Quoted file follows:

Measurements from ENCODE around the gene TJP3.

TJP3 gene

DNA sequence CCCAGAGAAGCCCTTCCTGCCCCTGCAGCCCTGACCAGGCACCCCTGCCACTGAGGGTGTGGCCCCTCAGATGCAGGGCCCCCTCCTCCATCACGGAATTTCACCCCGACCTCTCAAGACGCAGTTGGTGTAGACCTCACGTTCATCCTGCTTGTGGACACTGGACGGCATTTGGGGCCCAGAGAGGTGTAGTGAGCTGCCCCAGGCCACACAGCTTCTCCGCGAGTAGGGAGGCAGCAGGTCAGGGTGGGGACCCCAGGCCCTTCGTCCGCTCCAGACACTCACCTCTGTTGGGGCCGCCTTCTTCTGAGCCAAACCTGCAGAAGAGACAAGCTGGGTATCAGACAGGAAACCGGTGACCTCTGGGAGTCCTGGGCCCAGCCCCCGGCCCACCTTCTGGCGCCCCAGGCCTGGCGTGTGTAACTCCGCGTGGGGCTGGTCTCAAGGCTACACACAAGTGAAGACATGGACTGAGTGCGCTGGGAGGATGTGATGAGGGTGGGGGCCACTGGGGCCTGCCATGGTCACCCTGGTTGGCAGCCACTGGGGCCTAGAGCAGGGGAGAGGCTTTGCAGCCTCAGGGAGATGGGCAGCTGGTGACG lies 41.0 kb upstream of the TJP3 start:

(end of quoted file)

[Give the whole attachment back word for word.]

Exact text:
Measurements from ENCODE around the gene TJP3.

TJP3 gene

DNA sequence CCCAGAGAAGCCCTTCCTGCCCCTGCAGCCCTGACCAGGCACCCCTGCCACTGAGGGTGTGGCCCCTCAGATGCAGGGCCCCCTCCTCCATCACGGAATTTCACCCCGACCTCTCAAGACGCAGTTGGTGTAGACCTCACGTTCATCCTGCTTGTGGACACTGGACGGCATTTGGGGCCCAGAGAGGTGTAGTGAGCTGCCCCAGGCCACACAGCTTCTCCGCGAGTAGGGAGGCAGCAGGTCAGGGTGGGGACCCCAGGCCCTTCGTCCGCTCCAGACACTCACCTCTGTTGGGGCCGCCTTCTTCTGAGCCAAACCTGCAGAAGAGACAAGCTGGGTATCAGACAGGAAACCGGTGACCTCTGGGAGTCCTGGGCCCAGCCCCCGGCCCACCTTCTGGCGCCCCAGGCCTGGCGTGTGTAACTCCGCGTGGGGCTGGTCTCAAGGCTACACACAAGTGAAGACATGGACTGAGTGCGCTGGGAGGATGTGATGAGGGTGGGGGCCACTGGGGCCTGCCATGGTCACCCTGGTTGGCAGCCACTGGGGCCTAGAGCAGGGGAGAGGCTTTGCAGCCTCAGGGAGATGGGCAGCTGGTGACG lies 41.0 kb upstream of the TJP3 start: